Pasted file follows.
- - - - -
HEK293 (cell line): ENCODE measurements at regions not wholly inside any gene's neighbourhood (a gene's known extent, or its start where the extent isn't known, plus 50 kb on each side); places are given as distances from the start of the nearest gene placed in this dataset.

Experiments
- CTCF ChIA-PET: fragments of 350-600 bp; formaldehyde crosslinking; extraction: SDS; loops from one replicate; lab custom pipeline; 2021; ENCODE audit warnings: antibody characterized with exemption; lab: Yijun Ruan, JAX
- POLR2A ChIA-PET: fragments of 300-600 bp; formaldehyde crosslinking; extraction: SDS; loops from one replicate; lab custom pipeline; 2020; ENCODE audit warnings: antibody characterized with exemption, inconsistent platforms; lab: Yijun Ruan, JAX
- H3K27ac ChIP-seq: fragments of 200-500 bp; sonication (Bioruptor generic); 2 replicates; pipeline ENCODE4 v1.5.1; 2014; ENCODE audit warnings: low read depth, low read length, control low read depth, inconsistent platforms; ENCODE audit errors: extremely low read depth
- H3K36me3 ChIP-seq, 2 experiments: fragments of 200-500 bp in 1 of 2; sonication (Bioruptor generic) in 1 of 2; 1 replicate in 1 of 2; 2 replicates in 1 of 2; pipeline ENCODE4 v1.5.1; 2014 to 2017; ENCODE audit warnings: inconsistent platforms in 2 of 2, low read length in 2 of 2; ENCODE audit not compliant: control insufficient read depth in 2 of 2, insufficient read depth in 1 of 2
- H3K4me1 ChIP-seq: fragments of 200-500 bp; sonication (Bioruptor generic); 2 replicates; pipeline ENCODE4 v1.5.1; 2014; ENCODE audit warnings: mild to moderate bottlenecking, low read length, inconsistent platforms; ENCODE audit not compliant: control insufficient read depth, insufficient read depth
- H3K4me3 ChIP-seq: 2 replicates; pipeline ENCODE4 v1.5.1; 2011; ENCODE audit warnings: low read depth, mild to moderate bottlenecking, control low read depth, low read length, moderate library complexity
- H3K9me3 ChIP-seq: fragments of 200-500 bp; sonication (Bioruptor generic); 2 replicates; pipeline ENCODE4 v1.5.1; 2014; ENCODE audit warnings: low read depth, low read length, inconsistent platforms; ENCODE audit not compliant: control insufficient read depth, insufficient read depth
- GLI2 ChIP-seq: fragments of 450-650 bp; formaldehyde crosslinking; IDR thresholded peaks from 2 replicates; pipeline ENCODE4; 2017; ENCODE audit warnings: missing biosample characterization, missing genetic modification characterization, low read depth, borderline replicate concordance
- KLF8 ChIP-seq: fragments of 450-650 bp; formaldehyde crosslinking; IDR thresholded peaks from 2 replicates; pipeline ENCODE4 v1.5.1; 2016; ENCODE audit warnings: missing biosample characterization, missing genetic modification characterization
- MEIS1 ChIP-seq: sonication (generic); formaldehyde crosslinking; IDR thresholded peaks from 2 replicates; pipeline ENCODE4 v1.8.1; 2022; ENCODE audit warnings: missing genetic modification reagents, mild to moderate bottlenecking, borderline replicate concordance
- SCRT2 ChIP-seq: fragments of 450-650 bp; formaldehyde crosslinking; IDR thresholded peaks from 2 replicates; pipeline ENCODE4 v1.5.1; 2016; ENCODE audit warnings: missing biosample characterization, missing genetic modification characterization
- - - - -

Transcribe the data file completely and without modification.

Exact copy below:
HEK293 (cell line): ENCODE measurements at regions not wholly inside any gene's neighbourhood (a gene's known extent, or its start where the extent isn't known, plus 50 kb on each side); places are given as distances from the start of the nearest gene placed in this dataset.

Experiments
- CTCF ChIA-PET: fragments of 350-600 bp; formaldehyde crosslinking; extraction: SDS; loops from one replicate; lab custom pipeline; 2021; ENCODE audit warnings: antibody characterized with exemption; lab: Yijun Ruan, JAX
- POLR2A ChIA-PET: fragments of 300-600 bp; formaldehyde crosslinking; extraction: SDS; loops from one replicate; lab custom pipeline; 2020; ENCODE audit warnings: antibody characterized with exemption, inconsistent platforms; lab: Yijun Ruan, JAX
- H3K27ac ChIP-seq: fragments of 200-500 bp; sonication (Bioruptor generic); 2 replicates; pipeline ENCODE4 v1.5.1; 2014; ENCODE audit warnings: low read depth, low read length, control low read depth, inconsistent platforms; ENCODE audit errors: extremely low read depth
- H3K36me3 ChIP-seq, 2 experiments: fragments of 200-500 bp in 1 of 2; sonication (Bioruptor generic) in 1 of 2; 1 replicate in 1 of 2; 2 replicates in 1 of 2; pipeline ENCODE4 v1.5.1; 2014 to 2017; ENCODE audit warnings: inconsistent platforms in 2 of 2, low read length in 2 of 2; ENCODE audit not compliant: control insufficient read depth in 2 of 2, insufficient read depth in 1 of 2
- H3K4me1 ChIP-seq: fragments of 200-500 bp; sonication (Bioruptor generic); 2 replicates; pipeline ENCODE4 v1.5.1; 2014; ENCODE audit warnings: mild to moderate bottlenecking, low read length, inconsistent platforms; ENCODE audit not compliant: control insufficient read depth, insufficient read depth
- H3K4me3 ChIP-seq: 2 replicates; pipeline ENCODE4 v1.5.1; 2011; ENCODE audit warnings: low read depth, mild to moderate bottlenecking, control low read depth, low read length, moderate library complexity
- H3K9me3 ChIP-seq: fragments of 200-500 bp; sonication (Bioruptor generic); 2 replicates; pipeline ENCODE4 v1.5.1; 2014; ENCODE audit warnings: low read depth, low read length, inconsistent platforms; ENCODE audit not compliant: control insufficient read depth, insufficient read depth
- GLI2 ChIP-seq: fragments of 450-650 bp; formaldehyde crosslinking; IDR thresholded peaks from 2 replicates; pipeline ENCODE4; 2017; ENCODE audit warnings: missing biosample characterization, missing genetic modification characterization, low read depth, borderline replicate concordance
- KLF8 ChIP-seq: fragments of 450-650 bp; formaldehyde crosslinking; IDR thresholded peaks from 2 replicates; pipeline ENCODE4 v1.5.1; 2016; ENCODE audit warnings: missing biosample characterization, missing genetic modification characterization
- MEIS1 ChIP-seq: sonication (generic); formaldehyde crosslinking; IDR thresholded peaks from 2 replicates; pipeline ENCODE4 v1.8.1; 2022; ENCODE audit warnings: missing genetic modification reagents, mild to moderate bottlenecking, borderline replicate concordance
- SCRT2 ChIP-seq: fragments of 450-650 bp; formaldehyde crosslinking; IDR thresholded peaks from 2 replicates; pipeline ENCODE4 v1.5.1; 2016; ENCODE audit warnings: missing biosample characterization, missing genetic modification characterization